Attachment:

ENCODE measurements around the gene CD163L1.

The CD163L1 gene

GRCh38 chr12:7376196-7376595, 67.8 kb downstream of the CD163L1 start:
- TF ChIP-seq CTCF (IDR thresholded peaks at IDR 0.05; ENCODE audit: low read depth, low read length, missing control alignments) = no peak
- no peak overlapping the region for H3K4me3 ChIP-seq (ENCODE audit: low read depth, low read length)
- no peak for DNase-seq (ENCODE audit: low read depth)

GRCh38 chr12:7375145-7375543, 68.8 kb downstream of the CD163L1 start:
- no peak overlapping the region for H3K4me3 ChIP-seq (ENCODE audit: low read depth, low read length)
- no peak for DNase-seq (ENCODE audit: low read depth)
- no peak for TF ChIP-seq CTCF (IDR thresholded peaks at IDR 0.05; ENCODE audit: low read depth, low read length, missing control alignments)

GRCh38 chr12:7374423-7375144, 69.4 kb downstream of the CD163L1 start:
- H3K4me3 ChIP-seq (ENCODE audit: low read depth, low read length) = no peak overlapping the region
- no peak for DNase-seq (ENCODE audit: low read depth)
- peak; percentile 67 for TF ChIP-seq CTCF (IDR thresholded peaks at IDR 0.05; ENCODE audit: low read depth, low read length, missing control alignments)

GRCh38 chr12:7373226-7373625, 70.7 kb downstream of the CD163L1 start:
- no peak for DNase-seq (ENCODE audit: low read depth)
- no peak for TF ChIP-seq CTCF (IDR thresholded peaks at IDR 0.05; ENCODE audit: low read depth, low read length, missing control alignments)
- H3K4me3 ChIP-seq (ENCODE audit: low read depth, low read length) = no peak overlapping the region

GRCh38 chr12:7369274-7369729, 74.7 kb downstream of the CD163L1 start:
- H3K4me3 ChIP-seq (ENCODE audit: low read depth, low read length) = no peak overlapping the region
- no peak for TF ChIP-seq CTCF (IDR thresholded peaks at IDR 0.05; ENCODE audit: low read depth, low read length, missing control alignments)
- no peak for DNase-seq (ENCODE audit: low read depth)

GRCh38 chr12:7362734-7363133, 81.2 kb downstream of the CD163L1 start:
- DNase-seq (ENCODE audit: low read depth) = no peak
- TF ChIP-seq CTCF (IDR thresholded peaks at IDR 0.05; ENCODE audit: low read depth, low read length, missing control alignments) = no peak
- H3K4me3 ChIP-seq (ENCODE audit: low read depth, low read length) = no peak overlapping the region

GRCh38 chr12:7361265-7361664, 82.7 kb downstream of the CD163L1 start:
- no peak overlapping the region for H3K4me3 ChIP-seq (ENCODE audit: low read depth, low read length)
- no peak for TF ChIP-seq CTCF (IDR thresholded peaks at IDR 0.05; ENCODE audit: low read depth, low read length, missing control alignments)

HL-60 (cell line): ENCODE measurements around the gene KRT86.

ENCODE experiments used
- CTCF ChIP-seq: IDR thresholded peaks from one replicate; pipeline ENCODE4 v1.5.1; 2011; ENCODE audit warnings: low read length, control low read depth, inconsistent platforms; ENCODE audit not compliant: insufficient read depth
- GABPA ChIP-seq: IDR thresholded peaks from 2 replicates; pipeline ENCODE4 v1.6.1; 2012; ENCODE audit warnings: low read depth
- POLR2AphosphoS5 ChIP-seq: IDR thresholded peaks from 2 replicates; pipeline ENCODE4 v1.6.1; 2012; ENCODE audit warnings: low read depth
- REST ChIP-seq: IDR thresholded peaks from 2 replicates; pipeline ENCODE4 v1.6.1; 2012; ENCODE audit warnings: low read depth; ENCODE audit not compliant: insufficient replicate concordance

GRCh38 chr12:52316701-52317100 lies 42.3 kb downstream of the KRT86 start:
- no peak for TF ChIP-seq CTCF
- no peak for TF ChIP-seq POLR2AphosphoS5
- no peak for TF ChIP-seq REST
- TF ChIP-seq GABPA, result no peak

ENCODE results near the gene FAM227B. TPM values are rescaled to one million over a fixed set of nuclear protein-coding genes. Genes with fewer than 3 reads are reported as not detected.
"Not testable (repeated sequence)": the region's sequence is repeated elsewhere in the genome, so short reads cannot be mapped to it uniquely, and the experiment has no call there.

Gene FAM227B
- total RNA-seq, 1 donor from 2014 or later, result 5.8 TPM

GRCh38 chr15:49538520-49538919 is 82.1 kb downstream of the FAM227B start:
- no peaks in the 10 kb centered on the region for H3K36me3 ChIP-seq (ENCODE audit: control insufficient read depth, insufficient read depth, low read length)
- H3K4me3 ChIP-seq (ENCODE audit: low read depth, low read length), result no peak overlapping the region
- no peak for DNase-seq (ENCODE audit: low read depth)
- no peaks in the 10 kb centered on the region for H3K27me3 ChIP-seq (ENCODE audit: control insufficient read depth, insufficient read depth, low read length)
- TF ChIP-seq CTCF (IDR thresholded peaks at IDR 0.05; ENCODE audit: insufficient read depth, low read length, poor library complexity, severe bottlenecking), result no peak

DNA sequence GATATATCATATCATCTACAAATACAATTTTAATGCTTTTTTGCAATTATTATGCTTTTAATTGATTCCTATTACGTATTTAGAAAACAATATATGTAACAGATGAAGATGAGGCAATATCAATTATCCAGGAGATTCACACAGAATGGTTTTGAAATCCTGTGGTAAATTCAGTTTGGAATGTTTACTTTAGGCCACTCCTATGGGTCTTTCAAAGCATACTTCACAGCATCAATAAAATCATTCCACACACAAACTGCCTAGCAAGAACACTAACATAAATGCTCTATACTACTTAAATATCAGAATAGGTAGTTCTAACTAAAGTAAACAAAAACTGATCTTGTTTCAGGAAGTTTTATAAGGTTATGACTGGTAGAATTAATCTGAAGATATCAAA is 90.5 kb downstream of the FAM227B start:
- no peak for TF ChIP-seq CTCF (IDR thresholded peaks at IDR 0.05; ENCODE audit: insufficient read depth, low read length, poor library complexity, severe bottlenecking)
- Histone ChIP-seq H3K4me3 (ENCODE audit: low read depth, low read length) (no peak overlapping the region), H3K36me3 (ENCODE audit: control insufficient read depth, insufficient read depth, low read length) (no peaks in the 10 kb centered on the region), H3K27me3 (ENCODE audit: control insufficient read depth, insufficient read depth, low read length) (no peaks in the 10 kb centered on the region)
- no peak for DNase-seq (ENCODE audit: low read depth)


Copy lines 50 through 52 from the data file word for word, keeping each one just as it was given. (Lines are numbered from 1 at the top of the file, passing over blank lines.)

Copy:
- TF ChIP-seq CTCF (IDR thresholded peaks at IDR 0.05; ENCODE audit: insufficient read depth, low read length, poor library complexity, severe bottlenecking), result no peak

DNA sequence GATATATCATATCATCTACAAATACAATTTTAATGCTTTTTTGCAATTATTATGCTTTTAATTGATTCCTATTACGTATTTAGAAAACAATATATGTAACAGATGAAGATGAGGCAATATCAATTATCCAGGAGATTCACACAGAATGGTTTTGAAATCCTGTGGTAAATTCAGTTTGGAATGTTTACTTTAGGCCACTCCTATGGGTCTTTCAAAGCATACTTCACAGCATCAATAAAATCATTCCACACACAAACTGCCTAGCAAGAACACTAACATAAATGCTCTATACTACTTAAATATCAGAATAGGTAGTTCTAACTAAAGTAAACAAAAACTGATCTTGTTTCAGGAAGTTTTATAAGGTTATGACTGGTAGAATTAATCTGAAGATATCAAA is 90.5 kb downstream of the FAM227B start:
- no peak for TF ChIP-seq CTCF (IDR thresholded peaks at IDR 0.05; ENCODE audit: insufficient read depth, low read length, poor library complexity, severe bottlenecking)